They shoe horses don’t they?

Blacksmiths have long fought to be defined seperately from Farriers (who do shoe horses!) and are a proud community of artists and craftspeople. I am proud to be the daughter and sister of two renowned blacksmiths.Hector Cole MBE. .jpg

My father, Hector Cole MBE  is a Silver medal holder of the Worshipful Company of Blacksmiths and a Livery man of the Company. To achieve this prestigious award, a broad knowledge of smithing skills is required, ranging from traditional smithing skills, design skills, knowledge of the blacksmith’s craft and its history and the use of modern techniques and equipment. The honour  of Livery man has recently also been awarded to my sister Melissa Cole. It was for this occassion that I was delighted to be invited to attend the Worshipful Company of Blacksmiths’ Awards Luncheon in London last month. The Worshipful company of Blacksmiths is one of the Livery Companies of the City of London, and  dates back  to the 1300’s.The Company is one of the few Livery Companies in London where the craft that bears its name is still a vibrant trade. The Company maintains strong links with the profession in a number of ways. Approximately 50% of the Company’s charitable spending is used in the direct support of young blacksmiths in education. The Company also sponsors an awards programme which recognises the work of blacksmiths. The Company participates in and supports a large number of County Shows each year at which the work of blacksmiths from all over the country is exhibited and judged.

Unfortunately the Blacksmiths Hall was destroyed in the Great Fire of London, but the Worshipful Company of Painters now allow the Blacksmith’s Company to use their beautiful Livery Hall near St Paul’s Cathedral for their official functions.

Worshipful company of Painters hall, London
The Painters Hall. City of London

The general public has very little concept of the role of the blacksmith in today’s world, and the Worshipful Company has as part of it’s role the promotion of the blacksmith’s craft, it’s motto is : “By Hammer and Hand All Arts Do Stand”.

The magical qualities of the blacksmith’s forge have fascinated people throughout time, sparkling metal, the alchemic craft of taking the solid metal and molding it to shape with seemingly effortless touches of a hammer and the perception of the strong tough blacksmith labouring away over a flaming forge.

Photograph of Hector Cole MBE
Hector Cole MBE working at his forge

However, the macho image of blacksmithing has undertaken an upheaval over recent years. Women Blacksmiths are now recognised as some of the most talented exponents in the art and craft of blacksmithing. Melissa Cole FWCB was one of the first women blacksmiths to be awarded a prestigious Bronze medal from The Worshipful Company of Blacksmiths in 2007 for her forged iron work and dedication to blacksmithing in education projects.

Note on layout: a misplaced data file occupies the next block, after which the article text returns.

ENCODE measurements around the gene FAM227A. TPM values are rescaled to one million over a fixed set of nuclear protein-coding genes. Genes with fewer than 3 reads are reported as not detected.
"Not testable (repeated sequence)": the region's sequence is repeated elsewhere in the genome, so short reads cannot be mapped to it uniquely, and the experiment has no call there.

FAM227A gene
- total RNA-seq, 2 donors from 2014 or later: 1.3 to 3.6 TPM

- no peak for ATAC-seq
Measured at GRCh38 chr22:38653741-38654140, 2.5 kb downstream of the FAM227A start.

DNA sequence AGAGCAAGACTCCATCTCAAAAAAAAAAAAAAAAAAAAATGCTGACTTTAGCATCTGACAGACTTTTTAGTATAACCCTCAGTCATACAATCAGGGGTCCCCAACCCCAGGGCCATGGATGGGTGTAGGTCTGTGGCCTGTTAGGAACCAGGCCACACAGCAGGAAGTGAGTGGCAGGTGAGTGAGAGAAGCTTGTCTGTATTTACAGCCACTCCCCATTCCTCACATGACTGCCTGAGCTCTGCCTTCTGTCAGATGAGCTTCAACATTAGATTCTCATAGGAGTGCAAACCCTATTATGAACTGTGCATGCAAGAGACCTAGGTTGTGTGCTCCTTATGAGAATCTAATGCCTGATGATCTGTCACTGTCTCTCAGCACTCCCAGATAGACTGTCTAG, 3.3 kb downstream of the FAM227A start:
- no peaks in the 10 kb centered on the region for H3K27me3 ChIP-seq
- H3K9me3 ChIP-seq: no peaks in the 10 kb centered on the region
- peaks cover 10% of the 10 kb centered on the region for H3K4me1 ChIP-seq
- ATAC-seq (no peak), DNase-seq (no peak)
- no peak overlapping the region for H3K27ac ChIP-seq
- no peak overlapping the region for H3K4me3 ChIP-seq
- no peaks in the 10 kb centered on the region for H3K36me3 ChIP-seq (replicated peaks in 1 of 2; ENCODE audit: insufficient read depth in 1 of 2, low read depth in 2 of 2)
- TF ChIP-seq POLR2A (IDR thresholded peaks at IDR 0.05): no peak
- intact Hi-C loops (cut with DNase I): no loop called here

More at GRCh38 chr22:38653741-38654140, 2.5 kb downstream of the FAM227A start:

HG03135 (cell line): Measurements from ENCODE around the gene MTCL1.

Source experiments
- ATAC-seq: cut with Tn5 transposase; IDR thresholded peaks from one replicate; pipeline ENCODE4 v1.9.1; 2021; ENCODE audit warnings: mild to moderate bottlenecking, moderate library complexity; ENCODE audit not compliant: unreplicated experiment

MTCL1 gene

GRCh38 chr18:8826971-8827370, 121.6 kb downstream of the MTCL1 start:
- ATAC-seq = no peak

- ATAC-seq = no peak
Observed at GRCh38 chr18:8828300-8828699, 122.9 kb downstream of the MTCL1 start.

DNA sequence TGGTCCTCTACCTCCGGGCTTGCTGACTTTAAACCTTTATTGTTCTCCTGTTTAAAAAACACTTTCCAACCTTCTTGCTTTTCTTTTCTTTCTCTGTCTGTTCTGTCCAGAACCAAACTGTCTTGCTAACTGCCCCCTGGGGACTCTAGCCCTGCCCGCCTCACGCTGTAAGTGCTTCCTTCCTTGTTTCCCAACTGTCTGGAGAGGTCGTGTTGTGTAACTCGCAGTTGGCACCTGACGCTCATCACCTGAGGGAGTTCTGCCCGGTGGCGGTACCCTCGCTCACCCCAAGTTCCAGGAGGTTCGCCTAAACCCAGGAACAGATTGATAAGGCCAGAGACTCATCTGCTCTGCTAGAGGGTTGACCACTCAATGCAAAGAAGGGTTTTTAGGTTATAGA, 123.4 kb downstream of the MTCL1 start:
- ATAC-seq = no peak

Melissa Cole Sculpture.jpg
Melissa Cole FWCB

At the recent awards ceremony two women blacksmiths were recognised for their work and received Diplomas of Merit from the Worshipful Company; Rebecca Knott creates predominantly domestic scale pieces, and says ” The quality is in the detail. It’s important that every piece is thought about. Even the underside of a piece of work. Just because you can see it doesn’t mean it doesn’t deserve the same respect. ”

Photograph of  salad servers by Rebecca Knott
Rebecca Knott AWCB Stainless steel salad servers

Bex Simon AWCB describes herself as an “Artist/Blacksmith Designer/Maker inspired by nature, texture, contrast and the environment around us”. Having developed a range of cast iron homewares, Bex Simon also creates traditionally forged large scale domestic and public pieces.

Photograpg of Balustrade detail by Bex Simon
Bex Simon AWCB. Railing

Of course there were some outstanding male blacksmiths being recognised at the awards ceremony, they all show exemplary use of forging techniques and design skills. For example a Bronze medal was awarded to Neil Lossock FWCB who is renowned for his beautifully executed plant forms.

Neil Lossock FWCB. Forged plant forms

Also Simon Grant-Jones was awarded a Bronze medal for his work which follows a more traditional route. he makes beautifully crafted tools and implements for use by traditional craftspeople such as thatchers and woodcraftsmen.

Simon Grant-Jones FWCB.

It was a truly proud moment for me to see both of the blacksmiths in my family so  genuinely welcomed by the members of the Worshipful Company of Blacksmiths. I am especially pleased to realise just how much they are doing between them and the other forward thinking blacksmiths to educate about and promote this most magical profession.

I would encourage anyone embarking on a construction or renovation project to seriously consider putting a portion of their budget into commissioning a true artist blacksmith to contribute to their creation, a bespoke garden sculpture, railing, fence, gate or even door handle can bring a timeless personal element to your home and will always be a conversation piece amongst friends!

Hector Cole MBE and Melissa Cole FWCB

Leave a Reply